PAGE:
PODCAST. Stop over diagnosing autism. Start looking at “the whole person”. These are messages from Professor Christopher Gillberg, a leading expert in the field, in a podcast from Sahlgrenska Academy at the University of Gothenburg.
- Here you can listen to the podcast with Christopher Gillberg (in Swedish, 41 minuter): https://soundcloud.com/sahlgrenskaakademin/christopher-gillberg-om-utvecklingen-for-boktstavsdiagnoser
- The interview is conducted by Elin Lindström and Margareta Gustafsson Kubista, the Communications Department at Sahlgrenska Academy’s Office.
Christopher Gillberg, senior professor of child and adolescent psychiatry at the Sahlgrenska Academy, University of Gothenburg, is an active researcher and clinician at the research centre he cofounded. It bears his name: the Gillberg Neuropsychiatry Centre.
In the Sahlgrenska Academy’s Akademiliv podcast, he describes his career to date, since being a young doctor in child and adolescent psychiatry in the early 1970s. It has been a period of major changes in views regarding diagnoses and the underlying causes of ADHD and autism, for example.
“Fifty years ago, I was almost the only person in Sweden who even talked about autism. I thought then, as now, that it’s extremely important to discover the genuine cases. But I’m sitting here now, saying there must be an end to the overdiagnosing,” Gillberg says.
“Compared with 15 years ago, diagnosis today requires fewer signs of autism. The frequency of what we call ‘autistic traits’ or ‘symptoms’ has been stable, but there’s been an avalanche in the number of registered diagnoses.”
Working in a team is crucial
There is no easy answer, in his view, to the question of how to bring numbers down to a more reasonable level. The fact remains that girls and women are often underdiagnosed.
In our group, we have been pushing for many years for the formation of teams, professionals from a variety of occupational backgrounds — a doctor, psychologist, speech therapist, nurse, and educator. Jointly, the team can build up substantial experience of its own, while also applying precisely the criteria we pretty much agree about, anyway.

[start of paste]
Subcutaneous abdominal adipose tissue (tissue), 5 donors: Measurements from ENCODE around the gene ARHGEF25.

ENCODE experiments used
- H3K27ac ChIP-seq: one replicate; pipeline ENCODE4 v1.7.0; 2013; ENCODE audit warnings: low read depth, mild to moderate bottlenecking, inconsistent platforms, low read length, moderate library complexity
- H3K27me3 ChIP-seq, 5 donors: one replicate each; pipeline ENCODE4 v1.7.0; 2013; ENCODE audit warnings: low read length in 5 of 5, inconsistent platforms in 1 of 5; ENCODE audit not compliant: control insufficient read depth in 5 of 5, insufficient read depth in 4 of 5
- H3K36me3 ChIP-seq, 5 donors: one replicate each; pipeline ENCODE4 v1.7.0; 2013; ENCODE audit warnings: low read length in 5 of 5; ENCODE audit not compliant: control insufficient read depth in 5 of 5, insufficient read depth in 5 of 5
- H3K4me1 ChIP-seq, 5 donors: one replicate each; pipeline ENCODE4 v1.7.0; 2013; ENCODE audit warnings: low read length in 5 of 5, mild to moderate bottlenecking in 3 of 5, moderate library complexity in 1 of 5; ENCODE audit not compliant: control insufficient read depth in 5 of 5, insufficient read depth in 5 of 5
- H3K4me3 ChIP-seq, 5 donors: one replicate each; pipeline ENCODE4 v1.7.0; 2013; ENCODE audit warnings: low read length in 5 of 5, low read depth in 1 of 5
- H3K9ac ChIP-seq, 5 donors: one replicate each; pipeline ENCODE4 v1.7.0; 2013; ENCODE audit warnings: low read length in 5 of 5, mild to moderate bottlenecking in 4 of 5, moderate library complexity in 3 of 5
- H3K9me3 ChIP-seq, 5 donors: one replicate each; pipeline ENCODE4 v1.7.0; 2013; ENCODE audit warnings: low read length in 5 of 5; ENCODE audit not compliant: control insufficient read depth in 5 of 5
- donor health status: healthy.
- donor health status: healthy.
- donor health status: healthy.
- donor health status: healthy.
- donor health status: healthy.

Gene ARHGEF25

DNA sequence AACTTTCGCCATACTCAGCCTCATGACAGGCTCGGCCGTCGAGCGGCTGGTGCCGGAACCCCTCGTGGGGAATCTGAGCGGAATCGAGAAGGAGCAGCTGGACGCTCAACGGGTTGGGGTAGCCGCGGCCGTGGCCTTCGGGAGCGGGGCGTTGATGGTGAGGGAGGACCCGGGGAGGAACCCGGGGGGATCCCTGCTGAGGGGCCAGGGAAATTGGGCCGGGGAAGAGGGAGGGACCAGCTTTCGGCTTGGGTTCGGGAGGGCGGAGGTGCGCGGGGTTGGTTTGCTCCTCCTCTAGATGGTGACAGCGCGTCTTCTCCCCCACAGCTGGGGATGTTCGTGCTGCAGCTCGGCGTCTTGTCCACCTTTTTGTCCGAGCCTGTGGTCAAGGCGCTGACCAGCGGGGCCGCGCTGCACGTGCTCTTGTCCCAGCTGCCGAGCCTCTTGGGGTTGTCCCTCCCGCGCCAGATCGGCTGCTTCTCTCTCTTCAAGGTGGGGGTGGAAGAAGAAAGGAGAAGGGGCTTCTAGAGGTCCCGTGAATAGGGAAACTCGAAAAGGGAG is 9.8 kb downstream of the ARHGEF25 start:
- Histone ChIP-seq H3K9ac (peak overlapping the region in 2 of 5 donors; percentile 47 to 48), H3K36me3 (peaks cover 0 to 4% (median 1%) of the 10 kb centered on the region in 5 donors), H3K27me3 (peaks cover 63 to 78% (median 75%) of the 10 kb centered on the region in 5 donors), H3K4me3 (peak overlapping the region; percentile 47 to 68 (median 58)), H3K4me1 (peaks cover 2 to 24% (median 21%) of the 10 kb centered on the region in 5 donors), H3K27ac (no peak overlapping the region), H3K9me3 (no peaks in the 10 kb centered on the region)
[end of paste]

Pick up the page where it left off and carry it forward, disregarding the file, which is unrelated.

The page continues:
“That’s not what usually happens though,” Gillberg continues. “These days, often based on investigations done by people whose experience is only partial or limited overall and working on a relatively independent basis without a team for support. In my opinion, that results in biased diagnoses.”
Changes over time as regards diagnostic category include the emergence of new terms and their acronyms, from “minimal brain dysfunction” (MBD), “deficits in attention, motor control, and perception” (DAMP), and “attention–deficit/hyperactivity disorder” (ADHD) to the umbrella term “neuropsychiatric disorders” (NPD), and the newer category of “early symptomatic syndromes eliciting neurodevelopmental clinical examinations” (ESSENCE).
Both difficulties and strengths
It was Christopher Gillberg who coined the latter collective term. ESSENCE is a concept that emphasizes the overlap between neurodevelopmental and neuropsychiatric problems, which are all too often “given” limited and exclusive diagnoses, such as ADHD, autism, motor disorders, and social and behavioral disorders.
” Virtually every child who gets one of these diagnoses, and who fits the relevant accepted diagnostic criteria, also meets those for at least one other diagnosis,” Gillberg says.
He also thinks the term ”NPD” should be abolished.
“Neuropsychiatric disorder sounds a bit pejorative, even very much so. Many children with so-called NPDs also have considerable strengths, and we need to highlight the strengths as well as the difficulties. People must become aware of both.
BY: MARGARETA GUSTAFSSON KUBISTA
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